A little-known population of Blacks lived free in the United States, long before Abraham Lincoln’s Emancipation Proclamation ended slavery. Through Charles Eady’s paintings, “The Unscene South” shares evidence and details of their existence, and presents opportunities to view the realities of their daily lives, seeking to eliminate many misconceptions about Blacks and the South.
The term “free Blacks” was used pre-Civil War to distinguish between people of color who were free, and people of color who were slaves. Free Blacks were free to live, work, and own businesses and property. The first federal census of 1790 revealed an official accounting of their presence. They were listed as “Other Free” or “Free People of Color.” In South Carolina, 1,801 out of a population of 16,000 were free Blacks. Moreover, there were more free Blacks living in the South than the North, a trend that continued until the Civil War. Most chose to live in the South because living conditions were more favorable, and opportunities to own a business and property were more accessible. By 1860, nearly 10,000 free Blacks lived in South Carolina. 500,000 lived in America.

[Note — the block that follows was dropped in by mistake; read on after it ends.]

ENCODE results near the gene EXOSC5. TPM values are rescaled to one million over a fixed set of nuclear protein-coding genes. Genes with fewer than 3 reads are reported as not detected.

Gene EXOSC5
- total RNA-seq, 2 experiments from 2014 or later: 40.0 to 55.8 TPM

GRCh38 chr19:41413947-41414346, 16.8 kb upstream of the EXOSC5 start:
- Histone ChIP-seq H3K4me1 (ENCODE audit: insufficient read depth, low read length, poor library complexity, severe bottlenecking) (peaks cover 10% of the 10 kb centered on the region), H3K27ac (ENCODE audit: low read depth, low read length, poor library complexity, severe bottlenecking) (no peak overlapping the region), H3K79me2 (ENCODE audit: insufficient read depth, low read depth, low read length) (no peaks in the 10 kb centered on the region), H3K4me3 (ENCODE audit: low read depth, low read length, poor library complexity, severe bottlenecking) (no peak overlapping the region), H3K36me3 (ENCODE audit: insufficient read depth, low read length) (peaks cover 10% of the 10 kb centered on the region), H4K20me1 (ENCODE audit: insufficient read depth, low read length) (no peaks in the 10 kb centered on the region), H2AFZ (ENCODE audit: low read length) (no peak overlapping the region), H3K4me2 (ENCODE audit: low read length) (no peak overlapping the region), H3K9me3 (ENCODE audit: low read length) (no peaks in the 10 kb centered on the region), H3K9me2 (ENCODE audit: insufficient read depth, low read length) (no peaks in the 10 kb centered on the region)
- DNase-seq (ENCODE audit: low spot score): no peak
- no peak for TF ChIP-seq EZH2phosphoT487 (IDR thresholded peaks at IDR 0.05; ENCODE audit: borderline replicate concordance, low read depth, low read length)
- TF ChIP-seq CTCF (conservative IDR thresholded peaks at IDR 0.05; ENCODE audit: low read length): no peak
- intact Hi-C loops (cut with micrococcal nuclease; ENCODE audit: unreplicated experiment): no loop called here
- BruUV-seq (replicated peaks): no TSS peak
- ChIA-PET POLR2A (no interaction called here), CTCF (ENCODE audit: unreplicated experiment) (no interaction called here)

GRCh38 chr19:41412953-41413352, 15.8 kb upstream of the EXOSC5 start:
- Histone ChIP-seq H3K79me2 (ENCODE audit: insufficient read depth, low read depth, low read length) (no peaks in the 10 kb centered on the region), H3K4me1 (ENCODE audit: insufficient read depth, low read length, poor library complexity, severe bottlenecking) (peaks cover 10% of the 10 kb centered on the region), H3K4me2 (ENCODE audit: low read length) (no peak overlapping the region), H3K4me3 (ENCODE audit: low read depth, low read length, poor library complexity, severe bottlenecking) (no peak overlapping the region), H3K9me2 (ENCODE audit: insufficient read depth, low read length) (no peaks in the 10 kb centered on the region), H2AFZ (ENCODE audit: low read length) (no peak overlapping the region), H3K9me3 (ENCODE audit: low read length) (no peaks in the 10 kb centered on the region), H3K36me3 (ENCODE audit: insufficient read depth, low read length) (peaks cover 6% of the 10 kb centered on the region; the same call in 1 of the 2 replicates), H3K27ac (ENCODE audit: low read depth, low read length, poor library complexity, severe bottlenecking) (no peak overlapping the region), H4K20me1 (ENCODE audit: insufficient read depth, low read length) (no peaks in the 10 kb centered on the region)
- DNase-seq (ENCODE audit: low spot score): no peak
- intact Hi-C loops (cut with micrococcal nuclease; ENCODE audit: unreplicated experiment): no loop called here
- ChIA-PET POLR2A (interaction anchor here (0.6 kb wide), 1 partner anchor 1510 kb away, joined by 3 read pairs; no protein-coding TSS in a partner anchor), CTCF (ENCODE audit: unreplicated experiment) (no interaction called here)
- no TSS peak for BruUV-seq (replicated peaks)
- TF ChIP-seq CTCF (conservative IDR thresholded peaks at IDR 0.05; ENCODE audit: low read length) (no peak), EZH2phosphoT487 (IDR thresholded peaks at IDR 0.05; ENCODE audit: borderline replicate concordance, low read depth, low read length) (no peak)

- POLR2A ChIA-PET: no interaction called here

This exhibit reveals the history and courage of the “Other Free” living in the pre-Civil War South.
(pictured: “Slightly Mixt,” Mixed Media, Acrylic, Oils and Collage, 52 X 42 in. Courtesy of the Kerry and Betty Davis Collection.)
About the Artist
Charles Eady, a mixed-media artist born in South Carolina and currently based in Ocala, Florida, graduated from Claflin University with a BA in Art Education. His art has been exhibited both nationally and internationally.
An award-winning artist and author, Eady’s artwork is inspired by and remains focused on the history of free Blacks in the South prior to the Civil War. His painting depicting an early Black jockey, “American Jockey” is in the permanent collection of the Appleton Museum of Art. His painting “Anna” won the Grand Prize at the 2021 ArtFields in Lake City, South Carolina. In 2022, Eady returned to ArtFields as a judge.
Eady, who teaches art education at Belleview High School, was one of only five recipients of the 2022 State Teaching Artist Residency (STAR). The STAR program, dating back to 2011, is designed to honor and nourish Florida public school art educators. Through his artwork, Eady strives to disrupt mainstream images of history, providing an accurate portrayal of the early South with hopes to improve social discord.
Click here to visit the artist’s website.